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Nurses in Sault Ste. Marie vote to authorize a potential strike

Nurses, community members, and supports all rally in front of the MyMichigan Medical Center Sault in support of the nurses keeping their wages.
Courtesy photo.
Michigan Nurses Association
Unionized nurses organized an informational picket in front of the MyMichigan Medical Center Sault on March 12, 2024.

Editors Note: This story was updated on March 22, 2024 to include a statement from MyMichigan Health.

Nurses at the MyMichigan Medical Center in Sault Ste. Marie voted Tuesday, March 19 to allow their bargaining team to call for a strike.

The announcement comes following 12 rounds of failed negotiations on a new contract that seeks to remedy what the Michigan Nurses Association characterized as "unfair labor practices." Their previous agreement expired at the end of the year.

Nurses are demanding increased wages on par with other MyMichigan hospitals throughout the state, better benefits and the ability for union workers to cash out their unused paid time off.

Brittany Barrett, a nurse at the Medical Center, said it’s been difficult to hire and retain staff. But she said better wages under a new contract may help the issue.

“I’ve seen a huge amount of turnover in the nurses that we have,” Barrett said. “We have been seeing increases in wait times. We haven’t been able to admit as many patients to our inpatient floor because we just don’t have enough staff to care for the patients.”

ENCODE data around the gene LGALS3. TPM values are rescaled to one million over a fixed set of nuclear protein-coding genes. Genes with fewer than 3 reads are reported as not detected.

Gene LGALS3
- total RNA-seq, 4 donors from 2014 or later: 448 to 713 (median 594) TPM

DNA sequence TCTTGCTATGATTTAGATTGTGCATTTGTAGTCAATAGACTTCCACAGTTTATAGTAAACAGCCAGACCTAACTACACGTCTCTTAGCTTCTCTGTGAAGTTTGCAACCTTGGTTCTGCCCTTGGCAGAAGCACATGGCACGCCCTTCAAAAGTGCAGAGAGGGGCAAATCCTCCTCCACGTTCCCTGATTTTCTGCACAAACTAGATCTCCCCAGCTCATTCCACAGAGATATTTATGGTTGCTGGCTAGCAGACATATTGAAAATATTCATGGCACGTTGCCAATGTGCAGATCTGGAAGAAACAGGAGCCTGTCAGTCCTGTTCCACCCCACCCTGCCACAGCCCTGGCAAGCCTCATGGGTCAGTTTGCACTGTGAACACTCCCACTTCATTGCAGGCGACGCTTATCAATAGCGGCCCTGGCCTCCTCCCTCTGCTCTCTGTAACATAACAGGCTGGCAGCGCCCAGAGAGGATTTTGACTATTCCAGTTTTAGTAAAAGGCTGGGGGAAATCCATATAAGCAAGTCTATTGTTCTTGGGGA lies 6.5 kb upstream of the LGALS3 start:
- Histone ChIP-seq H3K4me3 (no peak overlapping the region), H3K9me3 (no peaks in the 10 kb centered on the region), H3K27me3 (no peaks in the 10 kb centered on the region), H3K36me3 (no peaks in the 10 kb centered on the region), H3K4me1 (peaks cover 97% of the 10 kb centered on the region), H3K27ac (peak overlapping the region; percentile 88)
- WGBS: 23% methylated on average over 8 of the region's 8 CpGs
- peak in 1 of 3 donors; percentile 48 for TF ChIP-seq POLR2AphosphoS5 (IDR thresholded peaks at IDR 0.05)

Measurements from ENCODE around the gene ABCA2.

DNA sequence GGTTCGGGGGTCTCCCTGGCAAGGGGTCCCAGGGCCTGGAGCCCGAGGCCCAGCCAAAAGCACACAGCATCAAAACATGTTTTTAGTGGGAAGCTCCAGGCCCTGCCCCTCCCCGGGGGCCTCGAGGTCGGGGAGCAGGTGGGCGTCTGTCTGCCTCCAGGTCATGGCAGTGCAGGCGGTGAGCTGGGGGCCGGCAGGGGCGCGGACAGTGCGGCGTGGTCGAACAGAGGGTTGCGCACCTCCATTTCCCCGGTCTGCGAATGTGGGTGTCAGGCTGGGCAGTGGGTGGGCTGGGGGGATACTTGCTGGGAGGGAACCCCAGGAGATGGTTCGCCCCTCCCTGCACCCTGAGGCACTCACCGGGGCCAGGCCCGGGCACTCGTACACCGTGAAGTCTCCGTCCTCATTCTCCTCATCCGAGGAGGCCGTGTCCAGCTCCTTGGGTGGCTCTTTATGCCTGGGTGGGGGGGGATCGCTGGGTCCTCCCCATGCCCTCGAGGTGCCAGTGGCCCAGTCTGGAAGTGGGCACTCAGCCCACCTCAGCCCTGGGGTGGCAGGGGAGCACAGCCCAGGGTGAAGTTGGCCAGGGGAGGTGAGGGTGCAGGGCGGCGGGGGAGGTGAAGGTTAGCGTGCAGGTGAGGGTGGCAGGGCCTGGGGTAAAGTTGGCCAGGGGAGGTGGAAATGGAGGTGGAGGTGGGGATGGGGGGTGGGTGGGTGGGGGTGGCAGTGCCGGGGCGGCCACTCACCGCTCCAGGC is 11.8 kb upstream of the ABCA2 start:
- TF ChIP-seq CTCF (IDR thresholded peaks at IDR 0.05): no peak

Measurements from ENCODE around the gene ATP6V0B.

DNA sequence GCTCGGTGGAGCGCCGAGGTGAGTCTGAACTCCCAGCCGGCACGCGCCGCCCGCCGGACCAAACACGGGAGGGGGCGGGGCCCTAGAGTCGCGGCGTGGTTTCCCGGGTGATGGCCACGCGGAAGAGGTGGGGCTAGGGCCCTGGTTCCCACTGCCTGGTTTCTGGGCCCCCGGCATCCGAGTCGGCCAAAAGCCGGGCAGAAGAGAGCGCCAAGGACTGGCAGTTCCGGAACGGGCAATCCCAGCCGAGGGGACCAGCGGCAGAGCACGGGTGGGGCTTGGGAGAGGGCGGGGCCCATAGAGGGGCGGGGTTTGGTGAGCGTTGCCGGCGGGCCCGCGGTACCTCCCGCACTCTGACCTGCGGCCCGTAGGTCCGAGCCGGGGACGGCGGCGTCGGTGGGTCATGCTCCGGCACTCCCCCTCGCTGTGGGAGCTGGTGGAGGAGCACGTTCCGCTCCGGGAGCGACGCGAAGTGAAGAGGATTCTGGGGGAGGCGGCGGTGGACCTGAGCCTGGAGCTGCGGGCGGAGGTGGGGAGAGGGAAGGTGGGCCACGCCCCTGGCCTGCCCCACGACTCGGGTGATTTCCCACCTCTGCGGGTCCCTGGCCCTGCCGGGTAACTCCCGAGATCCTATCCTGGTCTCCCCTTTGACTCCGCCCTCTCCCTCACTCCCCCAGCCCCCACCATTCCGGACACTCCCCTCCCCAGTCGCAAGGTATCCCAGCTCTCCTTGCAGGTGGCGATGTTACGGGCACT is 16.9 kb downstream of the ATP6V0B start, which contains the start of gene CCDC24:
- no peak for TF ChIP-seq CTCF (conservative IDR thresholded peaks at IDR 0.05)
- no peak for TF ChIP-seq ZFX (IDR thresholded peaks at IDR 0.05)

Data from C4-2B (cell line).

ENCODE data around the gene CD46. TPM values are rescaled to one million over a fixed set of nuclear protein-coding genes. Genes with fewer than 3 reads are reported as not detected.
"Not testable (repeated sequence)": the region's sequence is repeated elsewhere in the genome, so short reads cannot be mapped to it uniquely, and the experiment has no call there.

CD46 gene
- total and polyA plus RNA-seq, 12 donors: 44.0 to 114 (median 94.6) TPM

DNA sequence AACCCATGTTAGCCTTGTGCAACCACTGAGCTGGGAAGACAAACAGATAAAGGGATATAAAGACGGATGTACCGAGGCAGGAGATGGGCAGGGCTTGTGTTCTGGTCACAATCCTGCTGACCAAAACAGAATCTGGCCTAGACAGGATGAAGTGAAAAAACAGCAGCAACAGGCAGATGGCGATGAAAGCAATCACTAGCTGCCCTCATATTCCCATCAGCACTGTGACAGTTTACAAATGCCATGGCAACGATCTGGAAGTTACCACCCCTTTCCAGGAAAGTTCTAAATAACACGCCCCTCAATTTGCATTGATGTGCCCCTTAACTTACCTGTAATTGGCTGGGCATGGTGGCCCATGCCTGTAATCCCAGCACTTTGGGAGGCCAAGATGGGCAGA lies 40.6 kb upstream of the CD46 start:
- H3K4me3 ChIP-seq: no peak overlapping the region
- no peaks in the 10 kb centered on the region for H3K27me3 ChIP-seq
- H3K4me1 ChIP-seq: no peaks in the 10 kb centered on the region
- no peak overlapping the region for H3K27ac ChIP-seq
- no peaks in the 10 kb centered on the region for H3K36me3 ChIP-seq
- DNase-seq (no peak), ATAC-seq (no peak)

According to a release from the Michigan Nurses Association, the hospital has not offered the association or a federal mediator with a negotiation date before April 18.

Kevin Kalchik, the president of MyMichigan Medical Center Sault, released a statement on Thursday, March 21 in response to news of the vote.

Kalchik stated MyMichigan has offered increased wages and better health and welfare benefits during labor negotiations with its nurses.

Barrett said the hospital has proposed an 18% increase in wages. However, she said this raise would not compensate for the rising healthcare and insurance expenses. She said some nurses could experience a decrease in their overall earnings due to these factors.

If a strike is called, Barrett said hospital operations will not shut down and patients would not see an immediate impact.

"The hospital would be given a ten day notice before anything would happen. So, they would have ample time to bring in nurses to cover for us while we were on strike," Barrett said.

In his statement, Kalchik advised against a strike.

“We respect our nurses’ rights, including their right to strike,” he said. “However, we do not believe that a strike would benefit our nurses, our patients, or this community. A strike or the threat of a strike is not going to change MyMichigan’s approach at the bargaining table.”

Kalchik states MyMichigan’s commitment to its proposal is aimed at ensuring the sustainability of its services in the long term and that MyMichigan is working to complete the contract negotiation process as soon as possible

In the interest of transparency, we note that MyMichigan Health is a financial supporter of WCMU.

Renae is a newsroom intern covering northwest Lower Michigan for WCMU.